Salt in the Crust

Friday, May 5th, 2017


The egg sizzled on the blacktop. Charles David called over for me to come; I had been under the mulberry tree pretending to make juice with my bare feet-- we weren’t allowed to talk about wine. My stained feet raced across to see my first sidewalk-fried egg. So far the summer had been the hottest on record; all of Oklahoma State braced themselves. It was just June and things would be getting much hotter. We were all together in the summer of 1977, one of the last times before the older cousins started moving off for college, babies etc. Charlie had stolen the egg from my grandma, someone who after this summer I would only call Charlotte May.

The cousins came together for three long months every year. We had cousins from all the way out in California and cousins from next door. Charlie was the next-door kind, and I was the Kansas kind. Charlie was lucky, at least that’s what Charlotte May thought. Charlie had been named after her by her youngest son—my mom said he had always been a kiss ass, but I wasn’t supposed to say that word around the other cousins. I wasn’t lucky, I didn’t think according to Charlotte May. I had been named after a magazine and my dad. When my dad left, I just was named after a magazine.

“Who just took my egg?” Charlotte May screeched from the window. I had what Charlotte May called “the timing of Job.”  If there was trouble to be gotten in, it found me. Grant it I was usually looking for it, but normally not alone. My fingers were barely on the egg white when she came out of the kitchen. (This was never a good thing). Like always, I turned around and Charles David was a red headed blur around the corner, behind the tree, or underneath a tablecloth. Didn’t matter he was always getting away.

“Now, Fairy baby, why on earth would you take grandma’s egg when you know she needs it for the pastor’s pie?” I paused, wondering if I should try the “but Charles David.” That hardly ever worked, and I was thinking about who got in trouble for Charlie when I wasn’t around, when Charlotte May said, “Well if it takes you this long to think of a reason it must be a lie.” I turned red for two reasons: One I was stealing from the preacher’s pie, and two I wasn’t even smart enough to think of a good lie.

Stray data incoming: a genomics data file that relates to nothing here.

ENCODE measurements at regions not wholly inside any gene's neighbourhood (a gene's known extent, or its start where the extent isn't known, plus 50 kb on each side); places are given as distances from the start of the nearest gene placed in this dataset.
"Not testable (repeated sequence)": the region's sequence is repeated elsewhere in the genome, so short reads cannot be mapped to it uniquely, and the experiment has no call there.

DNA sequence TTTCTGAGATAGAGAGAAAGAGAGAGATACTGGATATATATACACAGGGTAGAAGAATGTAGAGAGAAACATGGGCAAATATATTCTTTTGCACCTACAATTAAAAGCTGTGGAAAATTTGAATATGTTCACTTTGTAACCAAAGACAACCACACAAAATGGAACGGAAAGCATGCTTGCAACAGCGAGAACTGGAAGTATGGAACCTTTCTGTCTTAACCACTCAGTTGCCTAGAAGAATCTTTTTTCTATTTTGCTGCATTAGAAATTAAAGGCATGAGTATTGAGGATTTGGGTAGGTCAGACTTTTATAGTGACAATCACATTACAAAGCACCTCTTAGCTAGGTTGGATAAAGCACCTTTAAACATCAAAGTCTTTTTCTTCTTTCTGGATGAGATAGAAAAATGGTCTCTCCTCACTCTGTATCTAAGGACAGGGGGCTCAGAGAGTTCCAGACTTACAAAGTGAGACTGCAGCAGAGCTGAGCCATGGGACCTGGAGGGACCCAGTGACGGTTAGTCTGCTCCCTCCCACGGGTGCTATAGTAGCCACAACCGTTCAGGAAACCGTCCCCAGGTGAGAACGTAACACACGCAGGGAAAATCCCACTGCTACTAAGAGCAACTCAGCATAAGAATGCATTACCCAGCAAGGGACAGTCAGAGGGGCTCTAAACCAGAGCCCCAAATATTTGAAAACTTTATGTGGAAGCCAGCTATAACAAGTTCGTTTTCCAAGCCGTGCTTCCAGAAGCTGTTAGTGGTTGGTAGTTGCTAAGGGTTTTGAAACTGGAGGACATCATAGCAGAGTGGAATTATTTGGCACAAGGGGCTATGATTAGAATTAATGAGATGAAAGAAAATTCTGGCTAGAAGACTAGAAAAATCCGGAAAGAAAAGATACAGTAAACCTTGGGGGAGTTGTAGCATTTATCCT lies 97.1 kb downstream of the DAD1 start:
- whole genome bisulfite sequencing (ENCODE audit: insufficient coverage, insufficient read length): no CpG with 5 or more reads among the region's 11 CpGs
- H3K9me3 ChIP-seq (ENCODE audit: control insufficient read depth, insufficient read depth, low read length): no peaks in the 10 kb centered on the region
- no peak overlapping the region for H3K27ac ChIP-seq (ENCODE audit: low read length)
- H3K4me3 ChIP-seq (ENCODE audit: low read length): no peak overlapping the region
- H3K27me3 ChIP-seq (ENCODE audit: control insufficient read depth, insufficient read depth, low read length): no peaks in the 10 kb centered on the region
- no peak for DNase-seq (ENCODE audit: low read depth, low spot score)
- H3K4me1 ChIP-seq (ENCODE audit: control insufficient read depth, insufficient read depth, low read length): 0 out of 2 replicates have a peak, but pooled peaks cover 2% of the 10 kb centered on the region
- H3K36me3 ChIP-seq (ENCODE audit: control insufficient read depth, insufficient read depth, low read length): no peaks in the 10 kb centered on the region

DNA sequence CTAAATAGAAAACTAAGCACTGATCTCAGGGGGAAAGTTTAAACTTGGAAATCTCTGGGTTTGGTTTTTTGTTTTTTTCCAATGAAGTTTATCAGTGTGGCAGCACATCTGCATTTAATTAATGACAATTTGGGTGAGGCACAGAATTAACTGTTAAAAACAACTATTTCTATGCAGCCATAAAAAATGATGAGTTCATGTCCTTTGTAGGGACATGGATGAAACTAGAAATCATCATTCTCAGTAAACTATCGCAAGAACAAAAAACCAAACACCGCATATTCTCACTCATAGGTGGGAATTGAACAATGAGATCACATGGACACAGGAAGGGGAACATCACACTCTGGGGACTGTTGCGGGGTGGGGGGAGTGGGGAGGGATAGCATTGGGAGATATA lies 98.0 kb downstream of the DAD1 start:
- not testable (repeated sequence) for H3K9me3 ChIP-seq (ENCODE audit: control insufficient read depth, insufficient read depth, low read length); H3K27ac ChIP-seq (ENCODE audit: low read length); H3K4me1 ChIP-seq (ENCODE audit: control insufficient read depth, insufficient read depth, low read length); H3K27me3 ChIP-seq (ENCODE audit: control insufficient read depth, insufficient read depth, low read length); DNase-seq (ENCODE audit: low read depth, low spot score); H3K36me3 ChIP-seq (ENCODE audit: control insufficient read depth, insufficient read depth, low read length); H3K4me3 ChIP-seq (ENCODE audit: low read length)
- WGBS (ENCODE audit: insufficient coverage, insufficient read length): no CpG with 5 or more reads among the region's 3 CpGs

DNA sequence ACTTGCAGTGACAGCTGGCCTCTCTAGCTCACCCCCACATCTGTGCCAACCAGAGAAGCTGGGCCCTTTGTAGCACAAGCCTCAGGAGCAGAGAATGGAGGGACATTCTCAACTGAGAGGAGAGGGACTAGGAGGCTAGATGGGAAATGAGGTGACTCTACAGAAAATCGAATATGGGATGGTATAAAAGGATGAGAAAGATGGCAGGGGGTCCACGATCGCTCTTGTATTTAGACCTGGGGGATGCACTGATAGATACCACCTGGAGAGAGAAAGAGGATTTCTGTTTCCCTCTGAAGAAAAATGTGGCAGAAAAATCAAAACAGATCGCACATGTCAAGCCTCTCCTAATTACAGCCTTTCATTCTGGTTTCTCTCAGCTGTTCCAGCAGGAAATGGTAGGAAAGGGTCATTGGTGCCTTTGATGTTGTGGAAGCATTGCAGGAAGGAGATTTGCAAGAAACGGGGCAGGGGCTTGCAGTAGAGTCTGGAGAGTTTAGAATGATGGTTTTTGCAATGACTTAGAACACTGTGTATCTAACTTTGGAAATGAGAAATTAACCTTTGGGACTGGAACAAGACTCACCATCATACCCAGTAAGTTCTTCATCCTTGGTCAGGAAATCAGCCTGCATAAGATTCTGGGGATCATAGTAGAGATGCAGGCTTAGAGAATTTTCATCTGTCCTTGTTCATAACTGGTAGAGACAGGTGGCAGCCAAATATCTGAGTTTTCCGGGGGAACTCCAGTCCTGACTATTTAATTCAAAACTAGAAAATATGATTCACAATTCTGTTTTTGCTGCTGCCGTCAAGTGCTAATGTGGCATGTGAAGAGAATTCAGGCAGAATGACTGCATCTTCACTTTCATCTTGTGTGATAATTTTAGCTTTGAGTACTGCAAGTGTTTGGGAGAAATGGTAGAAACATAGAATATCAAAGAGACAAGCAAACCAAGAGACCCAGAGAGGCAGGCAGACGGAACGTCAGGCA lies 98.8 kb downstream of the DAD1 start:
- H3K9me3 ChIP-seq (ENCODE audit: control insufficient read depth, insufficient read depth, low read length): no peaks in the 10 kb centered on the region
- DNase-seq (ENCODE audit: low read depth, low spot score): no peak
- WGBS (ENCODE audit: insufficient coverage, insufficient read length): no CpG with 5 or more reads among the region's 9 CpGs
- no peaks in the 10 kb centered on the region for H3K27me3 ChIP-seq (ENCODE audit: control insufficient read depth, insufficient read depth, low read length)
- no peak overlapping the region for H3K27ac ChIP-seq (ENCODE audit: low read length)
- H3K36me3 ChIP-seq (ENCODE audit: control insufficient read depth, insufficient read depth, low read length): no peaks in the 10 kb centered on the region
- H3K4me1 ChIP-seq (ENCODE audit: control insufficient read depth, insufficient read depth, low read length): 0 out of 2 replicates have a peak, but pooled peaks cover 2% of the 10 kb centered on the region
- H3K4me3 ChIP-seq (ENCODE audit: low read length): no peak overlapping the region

Sunday came around in the slow way that it does between May and September. I had long forgotten about the egg and the pie because I had done about a dozen different wrong things since (left the baby with a bottle in its mouth, broken a couple cups, stained a few dresses, and poured out the ‘perfectly good milk’). But boy, Charlotte May had not forgotten.

Remember my birthday that was the week before last?  Nope.

Remember that I accidentally didn’t take the egg? Of course.

“Now, Brother Ryan, you should know that pie was homemade so it should be one of the best you’ve had.”

And she was right. The pie filling lone was award winning, but her crusts were art. Braided together, cut out in little shapes. Brother Ryan’s were always biblically based with little crosses laid over the outer rim and piled high with meringue.

“Mrs. Wright, I told you not to worry about us, but it does look amazing.”

Charlotte May started to ruffle my dress, this is how I knew it was about to happen.

“Well if it isn’t as good as normal, just blame poor Fairy dear. She just can’t seem to figure out all ten of the commandments apply to her.”

Brother Ryan laughed, the way everyone who had known Charlotte May since childhood laughs. I hadn’t quite learned this kind of laugh yet. As she shamed me, my piano practices, and my Sunday school behavior, the rest of the cousins, Charles David included, tore through the church pews like twisters—hymnals flying and babies crying.

I had started to learn piano from Charlotte May last summer. She made every cousin start, but only those who caught her eye had to keep it up. Charles David was the best, of course. My fingers could never keep up with my eyes, but I became one of her most regular students.